Understanding and claiming one’s feminine identity means knowing oneself before being able to gain access to the knowledge of the other.

For Hegel, this self-awareness must go through the relation to the other. The philosopher Daniel Sibony, in his book De l'identité à l'existence, l'apport du peuple juif, explains that in the beginning there is the being and that awareness of one's identity makes it possible to consider the existence of the other, but not as an enemy. For the author, “the other is not outside of us, it is within us. We are plural, we just have to accept it and take advantage of it to combine singularity and universality” (Sibony, 2012, translated from French). In short, it is the awareness of the existence of one’s own identity that allows one to exist. It is therefore not the social environment that allows a person to claim their identity, contrary to what gender theorists advance by saying that the human being is conditioned by their social environment and that they are therefore not free.

By eliminating gender as a tool for understanding sexual differences, gynility goes beyond these biological presuppositions that could confine, in a radical perception, women to a procreative role. It challenges the inferiority of women by ontologizing it. It is not a question of either considering the woman through the role of a “minor”, in a patriarchal society or in a society defended by the tenants of the equality of the sexes, referring, again, to the concept of gender, but to consider her through her sexual identity. The concept of feminineness (féminitude in French), which gives spirit to gynility, allows us to understand that the woman does not play a role in society, but that she is in society. It “implies the feeling of belonging to the female sex” (Tourné, 2014, p.182, translated from French). Malek Chebel, an anthropologist of religions, in his book La Féminisation du monde, writes as such: “Feminineness is the deliberate and conscious use, and [...] of women and their femininity. Feminineness is the transcendent and controlled use that women make of their femininity and their status” (Chebel, 1996, translated from French).

The origin of the term feminineness denotes the desire to break free from this femininity in favour of gender equality. Forged by Simone de Beauvoir in The Second Sex to characterize the liberation of women from the dominant patriarchal model, this concept, for her, is pejorative and signifies the social inferiority of women must give way to gender equality so that women have the same status as men (de Beauvoir, 2008).

By advocating the alignment of the status of women with that of men, Simone de Beauvoir denies the identity of women and therefore does not respect her in her deepest being, in her ontology.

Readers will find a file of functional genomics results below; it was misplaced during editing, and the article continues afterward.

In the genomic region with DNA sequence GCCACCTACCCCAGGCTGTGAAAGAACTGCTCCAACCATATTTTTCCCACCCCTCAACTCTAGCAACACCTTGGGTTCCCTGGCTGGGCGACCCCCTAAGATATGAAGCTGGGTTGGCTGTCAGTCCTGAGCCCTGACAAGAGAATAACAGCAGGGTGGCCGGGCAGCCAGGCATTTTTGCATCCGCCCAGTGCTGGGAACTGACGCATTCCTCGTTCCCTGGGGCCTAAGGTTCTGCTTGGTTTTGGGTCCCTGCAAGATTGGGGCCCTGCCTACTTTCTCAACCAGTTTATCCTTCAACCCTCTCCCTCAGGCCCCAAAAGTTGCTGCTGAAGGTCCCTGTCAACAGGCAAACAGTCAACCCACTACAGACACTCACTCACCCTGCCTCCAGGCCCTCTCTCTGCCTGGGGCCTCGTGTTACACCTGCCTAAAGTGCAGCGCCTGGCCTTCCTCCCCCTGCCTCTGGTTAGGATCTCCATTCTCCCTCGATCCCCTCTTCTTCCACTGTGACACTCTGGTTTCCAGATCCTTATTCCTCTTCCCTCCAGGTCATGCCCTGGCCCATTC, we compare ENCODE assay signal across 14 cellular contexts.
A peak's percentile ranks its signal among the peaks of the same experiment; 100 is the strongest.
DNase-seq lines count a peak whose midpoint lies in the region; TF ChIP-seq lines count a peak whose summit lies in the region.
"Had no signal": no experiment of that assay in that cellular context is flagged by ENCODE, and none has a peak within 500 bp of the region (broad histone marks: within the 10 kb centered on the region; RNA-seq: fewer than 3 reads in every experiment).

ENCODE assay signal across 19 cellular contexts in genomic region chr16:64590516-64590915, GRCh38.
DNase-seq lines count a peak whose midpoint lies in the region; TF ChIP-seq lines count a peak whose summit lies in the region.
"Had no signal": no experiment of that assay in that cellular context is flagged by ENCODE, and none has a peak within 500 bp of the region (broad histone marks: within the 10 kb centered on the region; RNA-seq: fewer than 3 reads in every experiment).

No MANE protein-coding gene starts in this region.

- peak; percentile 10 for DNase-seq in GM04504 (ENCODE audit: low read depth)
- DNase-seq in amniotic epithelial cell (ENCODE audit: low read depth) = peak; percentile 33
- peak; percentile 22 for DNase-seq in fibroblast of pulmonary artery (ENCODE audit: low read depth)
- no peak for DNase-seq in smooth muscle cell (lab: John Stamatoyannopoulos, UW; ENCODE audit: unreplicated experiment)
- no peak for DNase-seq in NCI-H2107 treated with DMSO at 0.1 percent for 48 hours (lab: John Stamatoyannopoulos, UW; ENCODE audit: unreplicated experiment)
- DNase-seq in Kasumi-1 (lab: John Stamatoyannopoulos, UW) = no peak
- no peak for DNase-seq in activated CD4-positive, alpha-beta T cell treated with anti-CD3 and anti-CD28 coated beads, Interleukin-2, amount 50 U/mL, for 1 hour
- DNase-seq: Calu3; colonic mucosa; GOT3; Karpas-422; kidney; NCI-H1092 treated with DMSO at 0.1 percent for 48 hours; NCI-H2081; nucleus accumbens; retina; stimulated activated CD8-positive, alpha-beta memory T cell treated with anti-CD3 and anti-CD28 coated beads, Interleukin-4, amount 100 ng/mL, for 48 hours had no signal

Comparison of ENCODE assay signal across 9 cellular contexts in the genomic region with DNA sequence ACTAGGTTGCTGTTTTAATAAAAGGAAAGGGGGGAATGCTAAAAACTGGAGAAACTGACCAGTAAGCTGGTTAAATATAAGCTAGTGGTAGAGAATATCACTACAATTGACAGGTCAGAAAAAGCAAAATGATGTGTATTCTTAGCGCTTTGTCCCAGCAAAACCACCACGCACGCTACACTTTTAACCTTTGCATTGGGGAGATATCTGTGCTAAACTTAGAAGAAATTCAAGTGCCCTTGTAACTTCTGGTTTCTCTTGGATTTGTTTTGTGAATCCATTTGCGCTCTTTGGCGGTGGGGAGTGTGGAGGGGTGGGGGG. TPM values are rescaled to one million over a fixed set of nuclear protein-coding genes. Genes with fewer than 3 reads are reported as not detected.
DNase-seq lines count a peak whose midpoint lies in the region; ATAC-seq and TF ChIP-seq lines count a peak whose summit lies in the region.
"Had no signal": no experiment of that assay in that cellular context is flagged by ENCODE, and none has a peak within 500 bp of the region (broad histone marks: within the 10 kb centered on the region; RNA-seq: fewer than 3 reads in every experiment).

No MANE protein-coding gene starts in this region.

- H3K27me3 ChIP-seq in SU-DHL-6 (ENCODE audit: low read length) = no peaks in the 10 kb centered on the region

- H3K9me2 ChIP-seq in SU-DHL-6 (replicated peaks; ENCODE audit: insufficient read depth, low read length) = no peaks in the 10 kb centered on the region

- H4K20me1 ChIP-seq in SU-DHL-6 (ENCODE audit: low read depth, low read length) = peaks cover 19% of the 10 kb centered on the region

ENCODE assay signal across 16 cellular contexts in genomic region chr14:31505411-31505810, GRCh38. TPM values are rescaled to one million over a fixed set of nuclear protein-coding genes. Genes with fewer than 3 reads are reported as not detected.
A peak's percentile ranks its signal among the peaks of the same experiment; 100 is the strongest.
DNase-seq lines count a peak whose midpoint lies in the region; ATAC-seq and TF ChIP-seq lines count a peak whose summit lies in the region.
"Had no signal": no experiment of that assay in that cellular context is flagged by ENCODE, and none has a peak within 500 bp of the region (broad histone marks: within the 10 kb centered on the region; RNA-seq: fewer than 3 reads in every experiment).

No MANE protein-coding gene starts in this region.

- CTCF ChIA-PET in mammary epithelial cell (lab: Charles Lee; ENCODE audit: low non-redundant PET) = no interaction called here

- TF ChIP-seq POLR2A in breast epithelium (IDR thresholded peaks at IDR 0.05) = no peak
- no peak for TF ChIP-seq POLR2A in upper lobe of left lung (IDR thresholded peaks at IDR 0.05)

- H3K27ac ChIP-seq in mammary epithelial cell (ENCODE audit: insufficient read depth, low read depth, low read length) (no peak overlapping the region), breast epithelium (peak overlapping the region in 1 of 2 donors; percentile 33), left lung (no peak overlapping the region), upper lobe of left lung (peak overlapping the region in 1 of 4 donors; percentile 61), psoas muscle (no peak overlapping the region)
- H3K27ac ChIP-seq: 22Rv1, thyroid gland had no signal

Feminologist Benoîte Groult bluntly affirms the impossibility of gender equality that “stumbles at any time on the real rock that is gestation” (translated from French). Even if her reasoning particularly insists on female procreation, she recalls that the relationship with others does not materialize better than through gestation. Gestation alone can “give life, create, welcome the other in oneself” (Trécourt, 2009, translated from French). That is what renders the women essentially different from men, therefore, their treatment must necessarily be different, in particular when society submits her to gender equality that alienates these differences.

Advocates of gender equality must realize that feminineness “necessary to lead the fight for emancipation” (Tourné, 2014, p. 182, translated from French). Like that of gynility, it makes it possible to assert sexual differences for the benefit of a society in line with the needs of each individual.

It is precisely this sexual difference that must be preserved to establish the dual unity of women and men and, thus, prevent unjust inequalities from establishing and, where appropriate, from lasting. The difference does not mean the subordination of one person to another.

On the contrary, it is the rejection of the differences between the sexes which is at the origin of the inequalities between men and women.

The ideal to accomplish is a gynile society that sees feminine differences without breaking under the weight of gender equality, one which understands that the other feminine is not the other masculine and that they are strong in their differences, women must be empowered.


To cite this article:

Farine, É. (2016, November 8). Gynile Identity: Treaty of Philosophy on Women’s Identity. Les 3 sex*. https://les3sex.com/en/news/249/chronique-l-identite-gynile-traite-de-philosophie-sur-l-identite-feminine- 

feminine, woman, gender equality, gynility, Louky Bersianik, philosophy, feminine identity, femininity, generics, feminine ontology, Benoîte Groult, Élise Farine